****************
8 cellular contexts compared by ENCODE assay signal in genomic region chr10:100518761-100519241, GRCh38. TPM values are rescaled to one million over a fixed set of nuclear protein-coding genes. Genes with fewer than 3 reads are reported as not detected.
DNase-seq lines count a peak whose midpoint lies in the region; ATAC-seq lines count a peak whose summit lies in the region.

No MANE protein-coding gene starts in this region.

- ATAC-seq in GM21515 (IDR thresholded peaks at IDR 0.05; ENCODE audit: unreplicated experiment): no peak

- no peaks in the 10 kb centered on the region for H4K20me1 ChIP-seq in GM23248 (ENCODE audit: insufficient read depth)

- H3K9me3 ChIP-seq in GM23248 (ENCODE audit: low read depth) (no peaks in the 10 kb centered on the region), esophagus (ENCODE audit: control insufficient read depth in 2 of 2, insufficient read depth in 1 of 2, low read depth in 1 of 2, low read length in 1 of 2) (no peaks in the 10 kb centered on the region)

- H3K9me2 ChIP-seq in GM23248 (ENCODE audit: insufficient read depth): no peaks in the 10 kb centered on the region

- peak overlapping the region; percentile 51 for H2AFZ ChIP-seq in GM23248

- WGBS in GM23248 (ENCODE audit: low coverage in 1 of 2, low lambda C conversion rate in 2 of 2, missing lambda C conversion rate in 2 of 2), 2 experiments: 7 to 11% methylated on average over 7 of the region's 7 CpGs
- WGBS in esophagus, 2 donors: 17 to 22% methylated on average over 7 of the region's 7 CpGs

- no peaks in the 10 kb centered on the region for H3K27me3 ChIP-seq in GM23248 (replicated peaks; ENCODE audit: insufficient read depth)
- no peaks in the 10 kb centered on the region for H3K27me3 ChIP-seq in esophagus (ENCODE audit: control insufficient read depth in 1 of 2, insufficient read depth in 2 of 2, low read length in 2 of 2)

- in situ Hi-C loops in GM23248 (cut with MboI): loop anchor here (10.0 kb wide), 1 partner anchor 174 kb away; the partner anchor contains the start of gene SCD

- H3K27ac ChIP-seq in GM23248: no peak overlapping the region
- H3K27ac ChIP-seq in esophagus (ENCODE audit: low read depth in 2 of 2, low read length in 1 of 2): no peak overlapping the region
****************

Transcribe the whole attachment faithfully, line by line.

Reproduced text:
8 cellular contexts compared by ENCODE assay signal in genomic region chr10:100518761-100519241, GRCh38. TPM values are rescaled to one million over a fixed set of nuclear protein-coding genes. Genes with fewer than 3 reads are reported as not detected.
DNase-seq lines count a peak whose midpoint lies in the region; ATAC-seq lines count a peak whose summit lies in the region.

No MANE protein-coding gene starts in this region.

- ATAC-seq in GM21515 (IDR thresholded peaks at IDR 0.05; ENCODE audit: unreplicated experiment): no peak

- no peaks in the 10 kb centered on the region for H4K20me1 ChIP-seq in GM23248 (ENCODE audit: insufficient read depth)

- H3K9me3 ChIP-seq in GM23248 (ENCODE audit: low read depth) (no peaks in the 10 kb centered on the region), esophagus (ENCODE audit: control insufficient read depth in 2 of 2, insufficient read depth in 1 of 2, low read depth in 1 of 2, low read length in 1 of 2) (no peaks in the 10 kb centered on the region)

- H3K9me2 ChIP-seq in GM23248 (ENCODE audit: insufficient read depth): no peaks in the 10 kb centered on the region

- peak overlapping the region; percentile 51 for H2AFZ ChIP-seq in GM23248

- WGBS in GM23248 (ENCODE audit: low coverage in 1 of 2, low lambda C conversion rate in 2 of 2, missing lambda C conversion rate in 2 of 2), 2 experiments: 7 to 11% methylated on average over 7 of the region's 7 CpGs
- WGBS in esophagus, 2 donors: 17 to 22% methylated on average over 7 of the region's 7 CpGs

- no peaks in the 10 kb centered on the region for H3K27me3 ChIP-seq in GM23248 (replicated peaks; ENCODE audit: insufficient read depth)
- no peaks in the 10 kb centered on the region for H3K27me3 ChIP-seq in esophagus (ENCODE audit: control insufficient read depth in 1 of 2, insufficient read depth in 2 of 2, low read length in 2 of 2)

- in situ Hi-C loops in GM23248 (cut with MboI): loop anchor here (10.0 kb wide), 1 partner anchor 174 kb away; the partner anchor contains the start of gene SCD

- H3K27ac ChIP-seq in GM23248: no peak overlapping the region
- H3K27ac ChIP-seq in esophagus (ENCODE audit: low read depth in 2 of 2, low read length in 1 of 2): no peak overlapping the region